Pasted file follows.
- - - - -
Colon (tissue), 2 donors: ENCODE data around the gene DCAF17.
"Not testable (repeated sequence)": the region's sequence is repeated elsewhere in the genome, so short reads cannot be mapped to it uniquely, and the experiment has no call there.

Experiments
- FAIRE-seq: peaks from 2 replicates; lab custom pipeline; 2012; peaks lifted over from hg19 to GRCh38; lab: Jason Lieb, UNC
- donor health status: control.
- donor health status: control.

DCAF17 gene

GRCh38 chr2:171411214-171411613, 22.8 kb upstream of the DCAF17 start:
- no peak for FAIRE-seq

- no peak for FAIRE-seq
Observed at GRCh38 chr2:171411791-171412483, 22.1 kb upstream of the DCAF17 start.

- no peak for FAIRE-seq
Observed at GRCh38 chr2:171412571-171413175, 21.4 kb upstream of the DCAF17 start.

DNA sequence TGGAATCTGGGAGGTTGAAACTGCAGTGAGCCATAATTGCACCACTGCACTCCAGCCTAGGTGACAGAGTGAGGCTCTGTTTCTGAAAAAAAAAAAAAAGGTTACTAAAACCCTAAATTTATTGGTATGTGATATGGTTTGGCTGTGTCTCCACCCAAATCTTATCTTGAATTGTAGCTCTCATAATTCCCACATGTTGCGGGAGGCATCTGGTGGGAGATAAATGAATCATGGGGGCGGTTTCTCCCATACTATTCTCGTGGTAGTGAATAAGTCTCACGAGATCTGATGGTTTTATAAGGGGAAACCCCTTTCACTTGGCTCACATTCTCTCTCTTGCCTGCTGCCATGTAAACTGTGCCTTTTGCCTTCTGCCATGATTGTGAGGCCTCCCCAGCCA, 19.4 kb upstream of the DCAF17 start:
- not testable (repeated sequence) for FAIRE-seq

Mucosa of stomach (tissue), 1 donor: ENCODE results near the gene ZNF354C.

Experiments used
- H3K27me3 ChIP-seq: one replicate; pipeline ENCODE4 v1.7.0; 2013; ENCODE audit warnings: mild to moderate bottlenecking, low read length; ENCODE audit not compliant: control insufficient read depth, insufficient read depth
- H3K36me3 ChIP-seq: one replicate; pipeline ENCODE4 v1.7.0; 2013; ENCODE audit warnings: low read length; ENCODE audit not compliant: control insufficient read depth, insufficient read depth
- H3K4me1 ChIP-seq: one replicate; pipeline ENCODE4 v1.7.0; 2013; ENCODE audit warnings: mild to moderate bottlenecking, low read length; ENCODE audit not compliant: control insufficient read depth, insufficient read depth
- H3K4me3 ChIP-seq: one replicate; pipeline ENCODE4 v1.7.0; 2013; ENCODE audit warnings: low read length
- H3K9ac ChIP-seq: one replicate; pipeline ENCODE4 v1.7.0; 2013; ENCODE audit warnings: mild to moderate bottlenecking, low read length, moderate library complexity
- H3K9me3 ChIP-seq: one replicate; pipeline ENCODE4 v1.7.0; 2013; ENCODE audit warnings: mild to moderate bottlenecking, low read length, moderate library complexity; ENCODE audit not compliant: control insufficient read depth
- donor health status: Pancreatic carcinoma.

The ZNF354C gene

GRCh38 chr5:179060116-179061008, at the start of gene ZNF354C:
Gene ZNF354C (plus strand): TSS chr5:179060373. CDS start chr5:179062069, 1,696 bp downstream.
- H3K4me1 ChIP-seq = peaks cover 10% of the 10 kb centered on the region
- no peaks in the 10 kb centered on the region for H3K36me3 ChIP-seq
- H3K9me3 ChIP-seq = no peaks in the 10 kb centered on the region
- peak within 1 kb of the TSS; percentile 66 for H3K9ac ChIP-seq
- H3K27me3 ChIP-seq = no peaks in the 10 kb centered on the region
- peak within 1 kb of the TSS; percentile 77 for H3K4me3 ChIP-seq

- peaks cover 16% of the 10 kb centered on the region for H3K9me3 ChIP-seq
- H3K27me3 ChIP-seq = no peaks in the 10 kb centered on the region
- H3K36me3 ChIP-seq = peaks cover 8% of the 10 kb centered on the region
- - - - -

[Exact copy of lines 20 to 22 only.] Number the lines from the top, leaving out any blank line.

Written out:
- H3K4me1 ChIP-seq: one replicate; pipeline ENCODE4 v1.7.0; 2013; ENCODE audit warnings: mild to moderate bottlenecking, low read length; ENCODE audit not compliant: control insufficient read depth, insufficient read depth
- H3K4me3 ChIP-seq: one replicate; pipeline ENCODE4 v1.7.0; 2013; ENCODE audit warnings: low read length
- H3K9ac ChIP-seq: one replicate; pipeline ENCODE4 v1.7.0; 2013; ENCODE audit warnings: mild to moderate bottlenecking, low read length, moderate library complexity